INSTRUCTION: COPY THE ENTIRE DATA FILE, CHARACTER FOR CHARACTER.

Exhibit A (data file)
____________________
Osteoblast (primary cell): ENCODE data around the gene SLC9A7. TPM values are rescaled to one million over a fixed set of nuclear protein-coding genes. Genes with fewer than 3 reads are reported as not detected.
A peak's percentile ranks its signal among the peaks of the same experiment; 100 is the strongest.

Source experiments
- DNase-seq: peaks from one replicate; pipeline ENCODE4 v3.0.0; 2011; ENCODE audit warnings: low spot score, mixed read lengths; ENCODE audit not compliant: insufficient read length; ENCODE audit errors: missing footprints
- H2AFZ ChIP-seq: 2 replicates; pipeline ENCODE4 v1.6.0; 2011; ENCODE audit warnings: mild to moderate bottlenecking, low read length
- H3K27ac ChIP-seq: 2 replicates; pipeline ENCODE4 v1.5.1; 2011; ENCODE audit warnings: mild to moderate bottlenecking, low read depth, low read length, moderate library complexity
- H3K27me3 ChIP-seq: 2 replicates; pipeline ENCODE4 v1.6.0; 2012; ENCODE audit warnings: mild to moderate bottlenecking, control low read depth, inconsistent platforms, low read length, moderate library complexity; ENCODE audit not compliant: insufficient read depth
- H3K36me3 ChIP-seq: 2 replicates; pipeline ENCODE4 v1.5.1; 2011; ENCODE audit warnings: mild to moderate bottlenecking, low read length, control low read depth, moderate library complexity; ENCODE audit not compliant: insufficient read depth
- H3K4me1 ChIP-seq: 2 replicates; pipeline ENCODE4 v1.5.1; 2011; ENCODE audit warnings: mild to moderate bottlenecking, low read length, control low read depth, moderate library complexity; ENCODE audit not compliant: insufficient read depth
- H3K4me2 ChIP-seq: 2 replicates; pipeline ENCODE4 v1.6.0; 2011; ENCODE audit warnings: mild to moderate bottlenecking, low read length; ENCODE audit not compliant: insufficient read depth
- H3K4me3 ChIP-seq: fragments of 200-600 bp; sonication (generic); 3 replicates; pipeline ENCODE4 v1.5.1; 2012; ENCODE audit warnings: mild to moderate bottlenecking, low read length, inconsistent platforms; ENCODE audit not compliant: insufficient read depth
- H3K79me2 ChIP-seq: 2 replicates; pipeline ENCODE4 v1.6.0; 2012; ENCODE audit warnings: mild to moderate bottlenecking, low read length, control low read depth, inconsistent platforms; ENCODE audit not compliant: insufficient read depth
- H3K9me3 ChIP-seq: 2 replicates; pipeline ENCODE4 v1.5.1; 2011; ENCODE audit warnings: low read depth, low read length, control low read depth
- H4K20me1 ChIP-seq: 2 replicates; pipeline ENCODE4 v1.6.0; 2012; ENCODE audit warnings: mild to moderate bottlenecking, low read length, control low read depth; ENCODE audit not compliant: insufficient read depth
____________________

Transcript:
Osteoblast (primary cell): ENCODE data around the gene SLC9A7. TPM values are rescaled to one million over a fixed set of nuclear protein-coding genes. Genes with fewer than 3 reads are reported as not detected.
A peak's percentile ranks its signal among the peaks of the same experiment; 100 is the strongest.

Source experiments
- DNase-seq: peaks from one replicate; pipeline ENCODE4 v3.0.0; 2011; ENCODE audit warnings: low spot score, mixed read lengths; ENCODE audit not compliant: insufficient read length; ENCODE audit errors: missing footprints
- H2AFZ ChIP-seq: 2 replicates; pipeline ENCODE4 v1.6.0; 2011; ENCODE audit warnings: mild to moderate bottlenecking, low read length
- H3K27ac ChIP-seq: 2 replicates; pipeline ENCODE4 v1.5.1; 2011; ENCODE audit warnings: mild to moderate bottlenecking, low read depth, low read length, moderate library complexity
- H3K27me3 ChIP-seq: 2 replicates; pipeline ENCODE4 v1.6.0; 2012; ENCODE audit warnings: mild to moderate bottlenecking, control low read depth, inconsistent platforms, low read length, moderate library complexity; ENCODE audit not compliant: insufficient read depth
- H3K36me3 ChIP-seq: 2 replicates; pipeline ENCODE4 v1.5.1; 2011; ENCODE audit warnings: mild to moderate bottlenecking, low read length, control low read depth, moderate library complexity; ENCODE audit not compliant: insufficient read depth
- H3K4me1 ChIP-seq: 2 replicates; pipeline ENCODE4 v1.5.1; 2011; ENCODE audit warnings: mild to moderate bottlenecking, low read length, control low read depth, moderate library complexity; ENCODE audit not compliant: insufficient read depth
- H3K4me2 ChIP-seq: 2 replicates; pipeline ENCODE4 v1.6.0; 2011; ENCODE audit warnings: mild to moderate bottlenecking, low read length; ENCODE audit not compliant: insufficient read depth
- H3K4me3 ChIP-seq: fragments of 200-600 bp; sonication (generic); 3 replicates; pipeline ENCODE4 v1.5.1; 2012; ENCODE audit warnings: mild to moderate bottlenecking, low read length, inconsistent platforms; ENCODE audit not compliant: insufficient read depth
- H3K79me2 ChIP-seq: 2 replicates; pipeline ENCODE4 v1.6.0; 2012; ENCODE audit warnings: mild to moderate bottlenecking, low read length, control low read depth, inconsistent platforms; ENCODE audit not compliant: insufficient read depth
- H3K9me3 ChIP-seq: 2 replicates; pipeline ENCODE4 v1.5.1; 2011; ENCODE audit warnings: low read depth, low read length, control low read depth
- H4K20me1 ChIP-seq: 2 replicates; pipeline ENCODE4 v1.6.0; 2012; ENCODE audit warnings: mild to moderate bottlenecking, low read length, control low read depth; ENCODE audit not compliant: insufficient read depth